• Olivia Pope as a Potential Lens for Thinking About Black Women’s Politics

    This blog was originally a talk I created for a talk at the University of Virginia in 2012. I recently stumbled across it and I thought I would publish it here as I am currently teaching a class on Black women’s politics at the University of Connecticut and many of these ideas are currently on my mind.

    To begin I should be honest with ya’ll and tell you that I’m not a cultural theorist and I don’t generally do media or film analysis. But I think I have a couple of ideas that are worth sharing, and I’m excited about the opportunity to not only share them with you, but to dialogue with you around our discussion today.

    I’m going to focus my talk on Kerri Washington’s character Olivia Pope,  I argue, she represents certain tropes in American understandings of black women’s political engagement. That is, I think that Olivia’s task as a “behind the scene’s fixer” is an all-to common narrative that is used to understand, not only black women’s political engagement, but black women’s purpose in the world more generally.

    In Scandal Olivia Pope is a lawyer whom, after advising the republican presidential candidate, opens her own law firm that specializes in crisis management for high-profile and/or wealthy clients that find themselves in compromising positions. Throughout the last two seasons we’ve seen her represent a wide-range of characters. From men caught up in prostitution scandals, to the former democratic presidential nominee’s murder case. Week after week, the audience is left wondering, what crisis will come to Olivia’s door step and how will she fix it? Interestingly, I don’t recall Olivia’s firm representing any female clients, but maybe you all can correct me on that.

    Some have argued that Olivia’s perchance for saving rich white men from themselves places her squarely within the trope of the mammy.[1] In an article published by the feminist wire, Brandon White argues the following:

    In most episodes Pope is little more than a political mammy mixed with a hint of Sapphire who faithfully bears the burden of the oh-so-fragile American Political System on her shoulders. The mammy characterization has always had the goal of redeeming the relationship between black women and the white people whom they serve, particularly in the slave economy. Post-slavery, the mammy image has been repackaged time and time again in order to embed itself within an ever shifting culture. Pope is one of the latest manifestations of this characterization. Similar to how the mammy of slavery was normally portrayed as neat, clean, and happy to serve and maintain the inner-workings of the massah’s house; Olivia Pope is neat, clean, and well-dressed; she understands the inner-workings of massah’s house — The White House, and tirelessly works behind the scenes to ensure the house continues to function as expected. Furthermore, just as the mammy stereotype would have us believe, Pope is happy with her life of service to the good white folks running the country.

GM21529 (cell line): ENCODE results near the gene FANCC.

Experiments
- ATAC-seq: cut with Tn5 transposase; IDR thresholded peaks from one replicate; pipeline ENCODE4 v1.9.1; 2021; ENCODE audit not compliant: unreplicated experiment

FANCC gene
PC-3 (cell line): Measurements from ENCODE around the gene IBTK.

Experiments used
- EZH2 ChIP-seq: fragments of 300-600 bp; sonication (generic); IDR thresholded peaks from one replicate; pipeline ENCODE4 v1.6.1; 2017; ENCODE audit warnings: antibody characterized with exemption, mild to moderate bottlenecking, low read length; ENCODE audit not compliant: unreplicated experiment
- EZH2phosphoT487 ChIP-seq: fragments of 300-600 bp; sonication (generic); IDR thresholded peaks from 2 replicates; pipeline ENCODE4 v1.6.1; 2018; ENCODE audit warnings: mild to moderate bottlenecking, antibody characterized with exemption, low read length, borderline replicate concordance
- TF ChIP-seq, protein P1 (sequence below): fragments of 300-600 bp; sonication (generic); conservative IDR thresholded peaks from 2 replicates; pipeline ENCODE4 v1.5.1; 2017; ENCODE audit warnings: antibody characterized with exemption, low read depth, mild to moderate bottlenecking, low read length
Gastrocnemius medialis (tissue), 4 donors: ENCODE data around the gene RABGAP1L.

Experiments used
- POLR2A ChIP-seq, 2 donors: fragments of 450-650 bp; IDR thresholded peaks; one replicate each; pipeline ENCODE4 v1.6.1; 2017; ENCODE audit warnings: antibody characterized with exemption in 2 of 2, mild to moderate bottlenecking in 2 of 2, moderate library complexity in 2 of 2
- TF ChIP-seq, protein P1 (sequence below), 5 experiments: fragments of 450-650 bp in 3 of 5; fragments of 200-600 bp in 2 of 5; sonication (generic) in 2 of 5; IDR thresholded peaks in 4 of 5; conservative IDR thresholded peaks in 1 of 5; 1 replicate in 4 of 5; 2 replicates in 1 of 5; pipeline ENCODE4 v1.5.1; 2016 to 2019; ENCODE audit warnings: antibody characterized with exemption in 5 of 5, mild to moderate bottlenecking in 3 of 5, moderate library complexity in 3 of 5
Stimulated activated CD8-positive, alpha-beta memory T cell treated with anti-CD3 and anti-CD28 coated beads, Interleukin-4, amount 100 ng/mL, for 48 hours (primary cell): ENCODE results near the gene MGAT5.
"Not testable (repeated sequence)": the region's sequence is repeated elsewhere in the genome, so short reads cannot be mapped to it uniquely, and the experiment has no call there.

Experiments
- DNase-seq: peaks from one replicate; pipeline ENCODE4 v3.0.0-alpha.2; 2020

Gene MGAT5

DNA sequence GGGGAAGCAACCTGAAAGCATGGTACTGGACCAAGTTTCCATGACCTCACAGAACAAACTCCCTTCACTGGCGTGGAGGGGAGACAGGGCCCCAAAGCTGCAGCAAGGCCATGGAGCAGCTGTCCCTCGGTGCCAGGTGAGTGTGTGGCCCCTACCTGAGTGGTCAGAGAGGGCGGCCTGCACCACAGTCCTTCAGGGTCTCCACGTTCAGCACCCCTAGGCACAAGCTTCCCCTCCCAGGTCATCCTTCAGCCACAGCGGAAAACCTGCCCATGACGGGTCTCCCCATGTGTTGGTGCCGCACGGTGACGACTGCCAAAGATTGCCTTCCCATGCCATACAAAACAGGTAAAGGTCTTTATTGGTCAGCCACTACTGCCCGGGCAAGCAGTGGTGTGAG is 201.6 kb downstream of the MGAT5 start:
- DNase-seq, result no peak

For White, because Olivia is able to successfully negotiate the many pit-falls and scandals present in the American political system, she fits squarely within the trope of mammy. However, I would argue that White actually misunderstands the mammy trope altogether. As Melissa Harris-Perry reminds us

    Unlike the bad black woman who was aggressively sexual, Mammy had no personal needs or desires. She was a trusted adviser and confidante whose skills were used exclusively in service of the white families to which she was attached. Mammy was not a protector or defender of black children or communities. She represented a maternal ideal, but not in caring for her own children… Her loyal affection to white men, women and children was entirely devoid of sexual desire (73).[2]

    The Mammy trope works because it is a way to render black women totally asexual and powerless within wealthy households. White, attempts to maneuver around this by saying that Olivia is a Sapphire, Mammy and Jezebel all the time, but ultimately, as one can imagine, definitionally this kind of caricature falls flat. I can expand more on this particular point later if someone is interested. My point simply is this, despite the temptation to do so, I don’t think Olivia Pope fits squarely into any pre-existing narratives of black womanhood. That’s not to say that her character isn’t problematic, or that there are not critiques to be rendered. But it is to say, that especially if we are interested in what Scandal has to say about black women’s political engagement, these tropes don’t provide us with much traction. Harris-Perry points out